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Monday, 12 September 2011

ANTHROPOPHAGOUS: THE BEAST (1980)

One of the most notorious of all of the 'Video Nasty' titles that were dragged into a political nightmare during the 1980s, 'Anthrophoagous: The Beast'(aka just 'Anthropophagous' or once it was heavily cut as 'The Grim Reaper') still has the power to disturb thanks to its two most infamous scenes. I first saw this film uncut at the age of 15 on a pirate tape my cousin passed me, back to back with an uncut version of 'The Exorcist' (five years before the Exorcist was rereleased), and it freaked me out thanks to the two scenes I'll get to in a while.

The film is still banned in the UK in its uncut state, and thus I used the heavily cut version of the film, 'The Grim Reaper', and pieced the full version together with online videos of the uncut material. This Italian production would be largely forgotten by now were it not for the sheer extremity of certain parts. Right, let's get those two ultra-notorious scenes out of the way first, then I can talk about the film itself.
The two moments that will still make a lot of people squirm are the moment the villain pulls the foetus out of a pregnant woman and eats it on camera, and the other (and slightly less tasteless) is the ending, during which the titular psychotic cannibal eats his own innards as he dies. They are truly, unforgettably unpleasant shots, and it's easy to see why the film was banned in its uncut state over here, and why heavy cuts were made to subsequent releases.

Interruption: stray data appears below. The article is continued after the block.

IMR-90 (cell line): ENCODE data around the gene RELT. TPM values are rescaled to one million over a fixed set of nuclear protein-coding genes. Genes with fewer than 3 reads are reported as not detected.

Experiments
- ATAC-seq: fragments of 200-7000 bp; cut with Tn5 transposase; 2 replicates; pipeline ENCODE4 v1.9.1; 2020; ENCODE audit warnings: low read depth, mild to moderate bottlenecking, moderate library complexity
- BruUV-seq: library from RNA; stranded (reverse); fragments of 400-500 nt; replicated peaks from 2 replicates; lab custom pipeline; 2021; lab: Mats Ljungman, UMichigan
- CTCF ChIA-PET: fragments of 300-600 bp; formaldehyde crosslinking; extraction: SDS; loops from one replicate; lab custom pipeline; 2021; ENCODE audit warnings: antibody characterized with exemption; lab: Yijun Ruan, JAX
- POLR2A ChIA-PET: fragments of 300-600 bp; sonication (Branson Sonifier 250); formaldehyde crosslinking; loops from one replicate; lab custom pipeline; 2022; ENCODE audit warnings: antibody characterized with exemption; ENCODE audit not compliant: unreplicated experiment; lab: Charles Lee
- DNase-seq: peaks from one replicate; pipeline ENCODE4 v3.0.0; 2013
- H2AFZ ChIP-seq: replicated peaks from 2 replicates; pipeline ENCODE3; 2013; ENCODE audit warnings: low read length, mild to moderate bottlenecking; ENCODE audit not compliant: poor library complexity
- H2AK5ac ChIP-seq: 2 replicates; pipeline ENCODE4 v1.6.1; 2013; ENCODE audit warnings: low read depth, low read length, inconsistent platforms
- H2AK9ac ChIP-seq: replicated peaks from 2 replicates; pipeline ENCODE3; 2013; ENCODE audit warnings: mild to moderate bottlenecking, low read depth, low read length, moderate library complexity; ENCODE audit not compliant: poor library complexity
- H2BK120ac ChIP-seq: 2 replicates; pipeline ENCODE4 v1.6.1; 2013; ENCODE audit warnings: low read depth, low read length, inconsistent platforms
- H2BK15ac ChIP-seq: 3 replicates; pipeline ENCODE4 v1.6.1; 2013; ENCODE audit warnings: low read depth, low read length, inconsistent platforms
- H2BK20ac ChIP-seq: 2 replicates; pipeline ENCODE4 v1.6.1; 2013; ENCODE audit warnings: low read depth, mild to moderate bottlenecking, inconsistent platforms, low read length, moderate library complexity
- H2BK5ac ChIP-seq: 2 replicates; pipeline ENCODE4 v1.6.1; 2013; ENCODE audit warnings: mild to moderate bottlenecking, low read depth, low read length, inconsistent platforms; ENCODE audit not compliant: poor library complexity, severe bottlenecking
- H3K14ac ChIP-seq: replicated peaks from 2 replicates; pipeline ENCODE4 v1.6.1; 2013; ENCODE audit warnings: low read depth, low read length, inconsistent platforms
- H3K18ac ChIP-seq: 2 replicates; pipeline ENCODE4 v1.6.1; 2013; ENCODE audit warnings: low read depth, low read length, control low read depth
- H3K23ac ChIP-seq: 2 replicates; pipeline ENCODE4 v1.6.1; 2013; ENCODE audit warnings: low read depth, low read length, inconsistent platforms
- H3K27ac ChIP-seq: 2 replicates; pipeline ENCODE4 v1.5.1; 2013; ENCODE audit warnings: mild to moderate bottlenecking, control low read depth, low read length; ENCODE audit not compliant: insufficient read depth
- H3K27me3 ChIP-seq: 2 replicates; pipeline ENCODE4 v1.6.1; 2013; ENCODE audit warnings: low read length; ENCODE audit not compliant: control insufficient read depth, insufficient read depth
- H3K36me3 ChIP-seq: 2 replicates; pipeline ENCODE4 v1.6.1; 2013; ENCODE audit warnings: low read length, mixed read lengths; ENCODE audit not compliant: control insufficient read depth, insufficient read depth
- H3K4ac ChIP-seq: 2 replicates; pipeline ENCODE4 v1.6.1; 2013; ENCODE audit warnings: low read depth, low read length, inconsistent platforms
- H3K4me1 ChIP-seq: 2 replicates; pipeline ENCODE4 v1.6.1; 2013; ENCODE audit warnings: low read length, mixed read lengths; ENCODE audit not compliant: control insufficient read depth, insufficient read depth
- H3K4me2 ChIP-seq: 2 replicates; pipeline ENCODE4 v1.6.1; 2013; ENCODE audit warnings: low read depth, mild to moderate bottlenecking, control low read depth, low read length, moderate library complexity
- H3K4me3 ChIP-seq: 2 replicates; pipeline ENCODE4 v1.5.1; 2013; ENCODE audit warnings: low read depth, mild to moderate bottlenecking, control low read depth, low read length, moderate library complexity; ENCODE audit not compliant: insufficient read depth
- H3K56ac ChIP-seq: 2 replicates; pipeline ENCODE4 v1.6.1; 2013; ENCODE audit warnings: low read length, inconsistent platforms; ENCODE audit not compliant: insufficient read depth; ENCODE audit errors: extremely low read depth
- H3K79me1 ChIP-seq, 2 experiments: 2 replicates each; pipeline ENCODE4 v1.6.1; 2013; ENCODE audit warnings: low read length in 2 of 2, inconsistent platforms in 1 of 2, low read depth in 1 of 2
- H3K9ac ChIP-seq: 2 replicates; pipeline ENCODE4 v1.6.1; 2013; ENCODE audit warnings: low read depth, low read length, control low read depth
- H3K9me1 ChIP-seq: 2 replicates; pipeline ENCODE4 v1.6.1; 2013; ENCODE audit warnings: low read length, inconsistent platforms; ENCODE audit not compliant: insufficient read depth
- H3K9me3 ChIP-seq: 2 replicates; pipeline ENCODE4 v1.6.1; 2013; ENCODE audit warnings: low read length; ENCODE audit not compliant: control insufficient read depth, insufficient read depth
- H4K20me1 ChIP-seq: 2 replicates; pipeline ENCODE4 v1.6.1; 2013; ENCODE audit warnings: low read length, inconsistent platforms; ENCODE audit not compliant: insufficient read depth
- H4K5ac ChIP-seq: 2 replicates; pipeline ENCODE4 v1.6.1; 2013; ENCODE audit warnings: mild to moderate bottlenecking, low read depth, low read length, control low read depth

Okay, onto the film itself. The movie was shot by a crew that was on holiday, and it shows in the relaxed and picturesque manner in which the footage of the gorgeous locale plays out. It's almost a travelogue for a while. Basically a group of tourists sail to a beautiful Greek island, which they discover to be almost completely deserted. It's empty for a reason. There's a demented, malformed cannibal on the loose! There's a back-story to the character of Nikos Karamanlis, aka the Anthropophagous beast, but it's not really of much consequence.
The performance of Luigi Montefiori (known to fans as George Eastman) as the cannibal madman is chilling in its lumbering menace, while Joe D'Amato's direction is much better than the script deserves. The story is lousy, basically a set-up for carnage, but there are some very memorable scenes and some genuine tension (especially in the catacomb scenes).

While not a very good film in itself, Anthopophagous: The Beast is essential viewing for those with a penchant for the real Video Nasties of the era, and horror completists in general. In the right mindset, it's an amazing piece of work, but don't expect pristine film-making. The VHS cover art was one of the most infamous images alongside Cannibal Holocaust's gaudy cover at the time, and it remains a harrowing and unsettling film, even if it's sometimes a chore to sit through more down to the cast than the gore (That said, Tisa Farrow is one of the few bright sparks in the whole bunch)! Just avoid the cut entitled 'The Grim Reaper' as it's trimmed so much that the film barely makes sense.

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